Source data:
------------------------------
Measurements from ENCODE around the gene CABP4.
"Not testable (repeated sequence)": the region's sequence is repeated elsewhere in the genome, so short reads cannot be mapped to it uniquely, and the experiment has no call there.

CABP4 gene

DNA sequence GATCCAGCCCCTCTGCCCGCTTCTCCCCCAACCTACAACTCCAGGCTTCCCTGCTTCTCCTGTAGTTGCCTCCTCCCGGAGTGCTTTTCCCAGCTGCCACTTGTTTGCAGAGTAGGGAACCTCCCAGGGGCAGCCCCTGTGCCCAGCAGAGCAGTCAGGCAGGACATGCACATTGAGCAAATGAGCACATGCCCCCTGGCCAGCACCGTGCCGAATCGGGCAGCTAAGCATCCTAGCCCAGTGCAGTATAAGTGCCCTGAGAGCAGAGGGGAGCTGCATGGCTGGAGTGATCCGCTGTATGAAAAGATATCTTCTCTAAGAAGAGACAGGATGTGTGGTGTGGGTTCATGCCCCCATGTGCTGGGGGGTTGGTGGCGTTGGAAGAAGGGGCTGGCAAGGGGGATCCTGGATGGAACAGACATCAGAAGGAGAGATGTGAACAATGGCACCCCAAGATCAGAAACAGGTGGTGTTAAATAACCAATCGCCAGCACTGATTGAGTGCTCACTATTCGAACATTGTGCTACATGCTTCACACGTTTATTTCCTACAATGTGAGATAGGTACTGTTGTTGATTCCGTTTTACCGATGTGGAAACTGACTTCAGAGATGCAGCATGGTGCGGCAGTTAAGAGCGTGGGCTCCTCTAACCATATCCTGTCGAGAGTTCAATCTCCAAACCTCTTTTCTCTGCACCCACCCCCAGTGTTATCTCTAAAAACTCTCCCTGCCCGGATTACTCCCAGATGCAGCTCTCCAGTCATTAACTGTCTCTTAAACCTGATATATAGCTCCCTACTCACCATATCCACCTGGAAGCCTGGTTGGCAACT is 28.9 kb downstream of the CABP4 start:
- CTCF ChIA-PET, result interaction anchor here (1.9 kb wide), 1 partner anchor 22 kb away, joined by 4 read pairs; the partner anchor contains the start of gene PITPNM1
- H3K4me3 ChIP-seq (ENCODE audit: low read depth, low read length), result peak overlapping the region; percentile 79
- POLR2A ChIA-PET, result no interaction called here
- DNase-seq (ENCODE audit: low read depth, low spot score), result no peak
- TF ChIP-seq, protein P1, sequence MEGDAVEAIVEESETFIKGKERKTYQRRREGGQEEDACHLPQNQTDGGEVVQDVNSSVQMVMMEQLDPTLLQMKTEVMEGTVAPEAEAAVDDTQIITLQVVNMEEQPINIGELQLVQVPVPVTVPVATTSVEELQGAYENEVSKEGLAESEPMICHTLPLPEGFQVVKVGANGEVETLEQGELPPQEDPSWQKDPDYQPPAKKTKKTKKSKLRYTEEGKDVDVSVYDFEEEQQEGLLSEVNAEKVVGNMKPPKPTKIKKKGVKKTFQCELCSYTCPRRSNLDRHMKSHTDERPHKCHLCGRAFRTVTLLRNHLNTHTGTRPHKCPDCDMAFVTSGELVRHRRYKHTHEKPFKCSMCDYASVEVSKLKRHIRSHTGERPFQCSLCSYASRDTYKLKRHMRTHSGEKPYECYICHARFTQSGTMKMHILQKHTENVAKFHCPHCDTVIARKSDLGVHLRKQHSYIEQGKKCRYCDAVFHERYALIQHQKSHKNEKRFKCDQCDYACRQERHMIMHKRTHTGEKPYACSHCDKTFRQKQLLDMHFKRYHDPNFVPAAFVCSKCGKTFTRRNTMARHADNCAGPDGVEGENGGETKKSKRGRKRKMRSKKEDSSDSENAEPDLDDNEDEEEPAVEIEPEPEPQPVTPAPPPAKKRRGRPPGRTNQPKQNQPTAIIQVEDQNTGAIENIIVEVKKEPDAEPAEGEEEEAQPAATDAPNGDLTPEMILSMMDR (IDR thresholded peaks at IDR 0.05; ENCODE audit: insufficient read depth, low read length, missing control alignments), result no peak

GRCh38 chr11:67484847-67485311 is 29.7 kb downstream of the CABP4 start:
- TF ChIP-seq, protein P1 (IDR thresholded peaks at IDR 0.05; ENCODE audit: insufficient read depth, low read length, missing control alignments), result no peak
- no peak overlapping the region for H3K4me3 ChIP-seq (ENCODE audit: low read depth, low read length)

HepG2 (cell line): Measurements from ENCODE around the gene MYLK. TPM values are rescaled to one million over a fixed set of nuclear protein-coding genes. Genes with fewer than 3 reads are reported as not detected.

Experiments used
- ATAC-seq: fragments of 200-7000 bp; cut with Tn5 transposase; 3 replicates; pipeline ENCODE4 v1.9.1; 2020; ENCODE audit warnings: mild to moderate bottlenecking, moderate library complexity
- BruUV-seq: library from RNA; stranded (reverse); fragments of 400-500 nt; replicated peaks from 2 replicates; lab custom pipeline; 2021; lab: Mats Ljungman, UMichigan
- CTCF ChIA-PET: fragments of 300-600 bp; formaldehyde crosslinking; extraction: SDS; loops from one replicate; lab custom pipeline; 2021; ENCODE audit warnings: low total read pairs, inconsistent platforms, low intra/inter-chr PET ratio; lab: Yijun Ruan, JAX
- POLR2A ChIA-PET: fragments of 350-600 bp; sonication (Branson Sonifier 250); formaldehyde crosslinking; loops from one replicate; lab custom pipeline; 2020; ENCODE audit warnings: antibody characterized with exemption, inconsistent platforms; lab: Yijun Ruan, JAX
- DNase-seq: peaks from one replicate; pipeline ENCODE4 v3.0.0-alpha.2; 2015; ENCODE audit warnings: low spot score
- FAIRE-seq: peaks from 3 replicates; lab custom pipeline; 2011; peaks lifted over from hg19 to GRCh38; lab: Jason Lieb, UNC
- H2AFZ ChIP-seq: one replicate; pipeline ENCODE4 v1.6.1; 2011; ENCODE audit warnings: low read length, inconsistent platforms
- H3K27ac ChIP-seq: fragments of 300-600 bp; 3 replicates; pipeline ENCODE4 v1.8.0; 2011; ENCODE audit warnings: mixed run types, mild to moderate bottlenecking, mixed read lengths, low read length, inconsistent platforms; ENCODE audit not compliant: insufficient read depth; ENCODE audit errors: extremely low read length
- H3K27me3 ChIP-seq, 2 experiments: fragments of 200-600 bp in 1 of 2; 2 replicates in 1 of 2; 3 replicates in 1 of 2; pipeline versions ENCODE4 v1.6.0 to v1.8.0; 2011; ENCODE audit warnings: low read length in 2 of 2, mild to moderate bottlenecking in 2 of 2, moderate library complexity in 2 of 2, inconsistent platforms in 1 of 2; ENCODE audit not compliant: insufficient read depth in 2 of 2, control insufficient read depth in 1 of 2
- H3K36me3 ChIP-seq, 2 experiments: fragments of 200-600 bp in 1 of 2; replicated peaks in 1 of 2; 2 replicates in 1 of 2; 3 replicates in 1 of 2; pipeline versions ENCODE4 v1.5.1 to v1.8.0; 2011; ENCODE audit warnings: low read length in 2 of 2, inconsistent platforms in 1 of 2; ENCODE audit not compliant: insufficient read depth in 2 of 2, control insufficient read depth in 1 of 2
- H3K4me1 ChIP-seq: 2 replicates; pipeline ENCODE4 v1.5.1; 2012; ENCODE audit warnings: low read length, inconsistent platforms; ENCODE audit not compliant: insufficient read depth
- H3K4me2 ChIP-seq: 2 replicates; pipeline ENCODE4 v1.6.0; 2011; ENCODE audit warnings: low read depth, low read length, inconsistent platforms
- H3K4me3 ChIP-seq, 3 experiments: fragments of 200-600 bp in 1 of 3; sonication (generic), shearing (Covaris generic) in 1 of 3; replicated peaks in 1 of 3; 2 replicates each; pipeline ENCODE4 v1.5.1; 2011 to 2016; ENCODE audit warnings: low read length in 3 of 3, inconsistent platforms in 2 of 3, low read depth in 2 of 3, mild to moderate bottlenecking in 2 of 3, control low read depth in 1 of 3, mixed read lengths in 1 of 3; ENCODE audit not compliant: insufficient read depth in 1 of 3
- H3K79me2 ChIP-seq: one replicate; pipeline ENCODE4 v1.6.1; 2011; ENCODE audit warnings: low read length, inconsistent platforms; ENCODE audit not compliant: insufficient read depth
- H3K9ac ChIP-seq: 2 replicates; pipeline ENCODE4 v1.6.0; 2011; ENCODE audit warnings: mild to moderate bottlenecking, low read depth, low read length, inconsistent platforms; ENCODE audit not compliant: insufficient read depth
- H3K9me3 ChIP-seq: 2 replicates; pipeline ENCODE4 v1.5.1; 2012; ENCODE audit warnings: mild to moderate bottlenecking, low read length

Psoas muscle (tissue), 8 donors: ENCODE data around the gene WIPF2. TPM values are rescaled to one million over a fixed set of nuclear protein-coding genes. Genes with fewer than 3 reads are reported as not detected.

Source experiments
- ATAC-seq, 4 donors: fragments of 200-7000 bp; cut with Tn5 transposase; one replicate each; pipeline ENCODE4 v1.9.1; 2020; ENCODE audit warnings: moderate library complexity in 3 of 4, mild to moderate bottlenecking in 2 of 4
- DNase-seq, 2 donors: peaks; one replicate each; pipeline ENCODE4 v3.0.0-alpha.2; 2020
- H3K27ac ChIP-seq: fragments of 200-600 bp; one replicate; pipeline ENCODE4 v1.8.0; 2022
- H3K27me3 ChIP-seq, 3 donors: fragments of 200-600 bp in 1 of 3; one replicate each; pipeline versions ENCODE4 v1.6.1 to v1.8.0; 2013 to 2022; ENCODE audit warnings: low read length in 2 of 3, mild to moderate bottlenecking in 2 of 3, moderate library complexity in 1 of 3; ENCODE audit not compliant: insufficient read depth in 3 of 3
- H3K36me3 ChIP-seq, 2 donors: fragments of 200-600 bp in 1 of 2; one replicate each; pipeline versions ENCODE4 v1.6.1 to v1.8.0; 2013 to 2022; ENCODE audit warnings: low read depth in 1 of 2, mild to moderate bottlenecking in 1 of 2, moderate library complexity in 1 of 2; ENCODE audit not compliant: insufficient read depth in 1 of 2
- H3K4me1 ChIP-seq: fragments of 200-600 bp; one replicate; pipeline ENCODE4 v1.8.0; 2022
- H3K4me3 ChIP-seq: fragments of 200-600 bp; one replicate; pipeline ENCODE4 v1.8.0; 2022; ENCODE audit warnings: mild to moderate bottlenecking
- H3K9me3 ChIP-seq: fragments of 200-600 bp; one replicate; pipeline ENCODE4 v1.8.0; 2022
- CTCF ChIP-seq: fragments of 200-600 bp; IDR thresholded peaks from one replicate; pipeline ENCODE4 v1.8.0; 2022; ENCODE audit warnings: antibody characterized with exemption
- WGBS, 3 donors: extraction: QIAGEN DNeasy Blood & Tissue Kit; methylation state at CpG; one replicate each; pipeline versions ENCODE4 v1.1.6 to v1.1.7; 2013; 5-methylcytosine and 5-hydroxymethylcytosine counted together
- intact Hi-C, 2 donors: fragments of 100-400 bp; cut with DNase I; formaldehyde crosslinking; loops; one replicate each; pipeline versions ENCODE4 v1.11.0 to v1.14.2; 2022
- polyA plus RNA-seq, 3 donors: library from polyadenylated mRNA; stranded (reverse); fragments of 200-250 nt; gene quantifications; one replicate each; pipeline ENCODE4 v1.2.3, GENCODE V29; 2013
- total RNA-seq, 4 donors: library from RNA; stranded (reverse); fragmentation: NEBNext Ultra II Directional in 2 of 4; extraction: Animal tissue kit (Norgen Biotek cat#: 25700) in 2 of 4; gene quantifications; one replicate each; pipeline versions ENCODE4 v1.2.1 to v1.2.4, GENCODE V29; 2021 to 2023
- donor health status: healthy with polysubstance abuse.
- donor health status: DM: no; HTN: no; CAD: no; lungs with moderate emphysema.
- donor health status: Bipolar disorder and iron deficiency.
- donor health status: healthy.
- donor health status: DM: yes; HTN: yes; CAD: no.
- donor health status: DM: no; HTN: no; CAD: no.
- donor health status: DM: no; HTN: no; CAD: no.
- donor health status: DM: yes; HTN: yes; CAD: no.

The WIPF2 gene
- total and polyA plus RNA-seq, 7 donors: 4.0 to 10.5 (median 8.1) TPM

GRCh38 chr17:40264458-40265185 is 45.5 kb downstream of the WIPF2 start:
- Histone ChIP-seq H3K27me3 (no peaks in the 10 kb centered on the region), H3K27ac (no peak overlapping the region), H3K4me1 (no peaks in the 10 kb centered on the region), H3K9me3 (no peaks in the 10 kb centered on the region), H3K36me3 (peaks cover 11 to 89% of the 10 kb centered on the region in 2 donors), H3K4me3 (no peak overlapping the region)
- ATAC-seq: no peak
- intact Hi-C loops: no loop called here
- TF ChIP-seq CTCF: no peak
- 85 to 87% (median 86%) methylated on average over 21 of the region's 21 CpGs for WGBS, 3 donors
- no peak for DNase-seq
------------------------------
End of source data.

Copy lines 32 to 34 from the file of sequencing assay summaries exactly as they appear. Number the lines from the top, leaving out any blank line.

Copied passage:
Source experiments
- ATAC-seq, 4 donors: fragments of 200-7000 bp; cut with Tn5 transposase; one replicate each; pipeline ENCODE4 v1.9.1; 2020; ENCODE audit warnings: moderate library complexity in 3 of 4, mild to moderate bottlenecking in 2 of 4
- DNase-seq, 2 donors: peaks; one replicate each; pipeline ENCODE4 v3.0.0-alpha.2; 2020